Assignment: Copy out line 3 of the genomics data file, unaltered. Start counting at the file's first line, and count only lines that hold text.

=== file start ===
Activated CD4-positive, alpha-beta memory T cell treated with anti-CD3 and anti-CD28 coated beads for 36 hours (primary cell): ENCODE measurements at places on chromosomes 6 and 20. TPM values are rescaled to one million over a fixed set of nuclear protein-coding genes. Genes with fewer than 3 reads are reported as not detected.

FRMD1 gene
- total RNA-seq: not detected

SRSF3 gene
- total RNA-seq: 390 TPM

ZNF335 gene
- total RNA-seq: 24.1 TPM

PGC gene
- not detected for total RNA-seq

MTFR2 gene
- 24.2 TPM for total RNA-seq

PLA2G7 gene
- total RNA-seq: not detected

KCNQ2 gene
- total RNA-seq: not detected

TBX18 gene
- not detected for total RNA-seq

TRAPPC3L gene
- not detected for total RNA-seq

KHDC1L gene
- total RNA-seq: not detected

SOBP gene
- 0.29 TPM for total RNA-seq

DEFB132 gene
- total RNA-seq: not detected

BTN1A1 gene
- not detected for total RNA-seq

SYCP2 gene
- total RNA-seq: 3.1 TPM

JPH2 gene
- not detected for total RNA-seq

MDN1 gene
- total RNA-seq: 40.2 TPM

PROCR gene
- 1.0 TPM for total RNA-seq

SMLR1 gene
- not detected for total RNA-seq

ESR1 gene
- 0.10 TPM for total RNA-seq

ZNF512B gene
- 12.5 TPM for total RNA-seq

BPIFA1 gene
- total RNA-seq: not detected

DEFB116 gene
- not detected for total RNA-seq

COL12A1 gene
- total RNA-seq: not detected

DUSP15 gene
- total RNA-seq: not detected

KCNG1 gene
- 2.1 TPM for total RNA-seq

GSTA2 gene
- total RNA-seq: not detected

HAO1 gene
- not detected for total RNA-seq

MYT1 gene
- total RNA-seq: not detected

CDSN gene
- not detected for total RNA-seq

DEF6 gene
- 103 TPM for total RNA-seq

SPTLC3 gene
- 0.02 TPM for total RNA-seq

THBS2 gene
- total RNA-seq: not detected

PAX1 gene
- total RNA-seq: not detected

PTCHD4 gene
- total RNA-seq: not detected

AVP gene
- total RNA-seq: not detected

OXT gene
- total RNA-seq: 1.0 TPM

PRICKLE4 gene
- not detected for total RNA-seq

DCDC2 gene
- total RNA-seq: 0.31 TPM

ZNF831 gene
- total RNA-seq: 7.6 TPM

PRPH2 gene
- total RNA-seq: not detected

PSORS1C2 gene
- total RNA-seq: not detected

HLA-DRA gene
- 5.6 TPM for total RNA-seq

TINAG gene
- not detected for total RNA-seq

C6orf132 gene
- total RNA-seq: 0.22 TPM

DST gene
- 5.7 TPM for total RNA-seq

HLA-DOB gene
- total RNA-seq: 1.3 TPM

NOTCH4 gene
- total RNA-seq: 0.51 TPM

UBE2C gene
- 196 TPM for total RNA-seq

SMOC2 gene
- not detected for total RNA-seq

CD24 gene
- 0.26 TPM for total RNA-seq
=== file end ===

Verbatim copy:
- total RNA-seq: not detected